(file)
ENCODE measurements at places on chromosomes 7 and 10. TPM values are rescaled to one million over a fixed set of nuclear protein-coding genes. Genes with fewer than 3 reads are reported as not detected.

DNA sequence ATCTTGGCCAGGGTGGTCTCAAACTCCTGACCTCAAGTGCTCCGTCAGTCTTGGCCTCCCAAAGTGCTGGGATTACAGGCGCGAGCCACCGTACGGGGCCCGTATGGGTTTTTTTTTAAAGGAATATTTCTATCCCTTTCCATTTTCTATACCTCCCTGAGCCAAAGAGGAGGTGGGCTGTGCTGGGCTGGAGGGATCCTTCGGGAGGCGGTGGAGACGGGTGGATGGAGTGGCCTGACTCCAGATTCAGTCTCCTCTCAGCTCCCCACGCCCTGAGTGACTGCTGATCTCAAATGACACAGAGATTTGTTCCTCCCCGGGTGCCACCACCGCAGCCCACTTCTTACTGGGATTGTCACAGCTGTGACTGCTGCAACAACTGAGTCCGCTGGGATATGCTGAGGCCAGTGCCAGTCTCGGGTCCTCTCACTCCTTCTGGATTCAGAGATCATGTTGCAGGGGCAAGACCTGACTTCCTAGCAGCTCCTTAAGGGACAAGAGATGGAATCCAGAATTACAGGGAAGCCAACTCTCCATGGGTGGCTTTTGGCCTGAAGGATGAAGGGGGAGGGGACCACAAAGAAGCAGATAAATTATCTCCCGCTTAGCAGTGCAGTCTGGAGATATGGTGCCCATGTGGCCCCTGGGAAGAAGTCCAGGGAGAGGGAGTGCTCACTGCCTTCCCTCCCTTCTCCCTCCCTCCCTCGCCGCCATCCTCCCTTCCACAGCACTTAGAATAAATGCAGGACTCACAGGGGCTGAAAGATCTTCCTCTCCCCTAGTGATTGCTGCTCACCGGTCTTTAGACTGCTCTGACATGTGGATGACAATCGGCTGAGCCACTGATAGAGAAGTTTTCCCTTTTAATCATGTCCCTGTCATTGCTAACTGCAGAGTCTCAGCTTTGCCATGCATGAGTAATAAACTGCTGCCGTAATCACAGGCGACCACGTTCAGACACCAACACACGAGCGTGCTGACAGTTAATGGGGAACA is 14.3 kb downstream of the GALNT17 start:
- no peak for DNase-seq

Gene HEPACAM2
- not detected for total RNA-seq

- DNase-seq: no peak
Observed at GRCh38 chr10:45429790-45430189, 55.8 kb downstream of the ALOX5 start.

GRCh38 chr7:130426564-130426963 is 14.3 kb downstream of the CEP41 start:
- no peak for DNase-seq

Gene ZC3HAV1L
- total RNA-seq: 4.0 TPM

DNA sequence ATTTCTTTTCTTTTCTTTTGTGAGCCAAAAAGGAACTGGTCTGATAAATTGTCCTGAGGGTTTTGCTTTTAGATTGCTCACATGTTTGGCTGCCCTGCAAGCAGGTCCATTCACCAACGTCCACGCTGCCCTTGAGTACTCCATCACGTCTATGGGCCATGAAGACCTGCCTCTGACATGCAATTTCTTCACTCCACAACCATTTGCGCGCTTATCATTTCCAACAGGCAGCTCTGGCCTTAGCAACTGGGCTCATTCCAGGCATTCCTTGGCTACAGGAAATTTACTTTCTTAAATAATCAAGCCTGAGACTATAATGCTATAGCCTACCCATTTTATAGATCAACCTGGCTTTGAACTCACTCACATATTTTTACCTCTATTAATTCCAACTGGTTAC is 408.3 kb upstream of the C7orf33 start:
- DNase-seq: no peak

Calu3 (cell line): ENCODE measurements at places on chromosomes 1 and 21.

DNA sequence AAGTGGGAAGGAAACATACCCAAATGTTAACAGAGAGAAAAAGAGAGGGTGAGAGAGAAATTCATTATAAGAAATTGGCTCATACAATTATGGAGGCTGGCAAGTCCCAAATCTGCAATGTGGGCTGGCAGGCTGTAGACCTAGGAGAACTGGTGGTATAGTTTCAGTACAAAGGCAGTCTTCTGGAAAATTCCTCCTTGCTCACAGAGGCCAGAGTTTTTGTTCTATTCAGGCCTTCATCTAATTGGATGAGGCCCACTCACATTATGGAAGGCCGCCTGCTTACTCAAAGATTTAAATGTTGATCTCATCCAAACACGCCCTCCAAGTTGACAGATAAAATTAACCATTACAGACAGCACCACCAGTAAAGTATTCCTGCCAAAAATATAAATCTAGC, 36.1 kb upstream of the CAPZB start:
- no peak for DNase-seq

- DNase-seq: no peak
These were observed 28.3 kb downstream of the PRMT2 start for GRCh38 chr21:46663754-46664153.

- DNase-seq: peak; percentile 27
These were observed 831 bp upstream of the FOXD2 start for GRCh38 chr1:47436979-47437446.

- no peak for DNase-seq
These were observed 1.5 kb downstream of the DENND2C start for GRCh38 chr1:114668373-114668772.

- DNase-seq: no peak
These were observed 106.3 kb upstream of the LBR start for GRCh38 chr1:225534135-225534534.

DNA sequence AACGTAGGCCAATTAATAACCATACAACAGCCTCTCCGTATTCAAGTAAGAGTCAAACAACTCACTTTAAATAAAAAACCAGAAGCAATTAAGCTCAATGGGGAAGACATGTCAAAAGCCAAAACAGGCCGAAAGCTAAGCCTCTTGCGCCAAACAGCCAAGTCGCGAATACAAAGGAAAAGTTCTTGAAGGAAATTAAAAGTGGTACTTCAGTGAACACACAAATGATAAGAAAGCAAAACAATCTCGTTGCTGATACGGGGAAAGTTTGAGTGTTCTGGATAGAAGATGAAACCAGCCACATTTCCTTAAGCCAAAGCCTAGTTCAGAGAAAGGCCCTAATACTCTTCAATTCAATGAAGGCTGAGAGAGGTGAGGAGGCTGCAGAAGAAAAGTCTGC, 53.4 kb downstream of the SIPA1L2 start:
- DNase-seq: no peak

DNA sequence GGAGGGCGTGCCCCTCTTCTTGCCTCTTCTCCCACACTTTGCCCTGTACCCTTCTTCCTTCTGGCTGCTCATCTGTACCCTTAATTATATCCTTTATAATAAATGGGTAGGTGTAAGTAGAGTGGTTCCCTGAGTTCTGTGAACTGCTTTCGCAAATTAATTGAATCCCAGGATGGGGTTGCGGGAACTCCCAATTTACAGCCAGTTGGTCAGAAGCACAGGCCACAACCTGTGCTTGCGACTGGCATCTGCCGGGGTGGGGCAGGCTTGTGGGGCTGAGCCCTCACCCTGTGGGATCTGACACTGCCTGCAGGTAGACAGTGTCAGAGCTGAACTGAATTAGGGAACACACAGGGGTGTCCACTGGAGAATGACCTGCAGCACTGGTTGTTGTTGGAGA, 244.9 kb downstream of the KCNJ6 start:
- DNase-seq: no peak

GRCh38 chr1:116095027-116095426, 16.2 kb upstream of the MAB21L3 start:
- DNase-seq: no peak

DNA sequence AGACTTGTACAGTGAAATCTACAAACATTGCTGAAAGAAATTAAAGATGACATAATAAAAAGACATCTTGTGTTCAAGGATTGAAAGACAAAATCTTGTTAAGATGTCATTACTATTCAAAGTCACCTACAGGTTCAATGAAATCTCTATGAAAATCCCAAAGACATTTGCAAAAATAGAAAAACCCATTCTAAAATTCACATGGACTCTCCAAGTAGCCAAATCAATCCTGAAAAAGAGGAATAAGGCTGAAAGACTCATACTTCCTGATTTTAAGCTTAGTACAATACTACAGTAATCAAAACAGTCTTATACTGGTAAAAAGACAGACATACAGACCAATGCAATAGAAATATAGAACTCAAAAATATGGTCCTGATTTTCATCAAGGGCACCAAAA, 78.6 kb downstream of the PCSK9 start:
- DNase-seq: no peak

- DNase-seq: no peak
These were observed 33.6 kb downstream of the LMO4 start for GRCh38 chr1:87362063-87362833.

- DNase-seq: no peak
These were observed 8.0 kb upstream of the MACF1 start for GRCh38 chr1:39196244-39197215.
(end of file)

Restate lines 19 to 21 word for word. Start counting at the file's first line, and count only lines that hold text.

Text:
- DNase-seq: peak; percentile 27
These were observed 831 bp upstream of the FOXD2 start for GRCh38 chr1:47436979-47437446.

- no peak for DNase-seq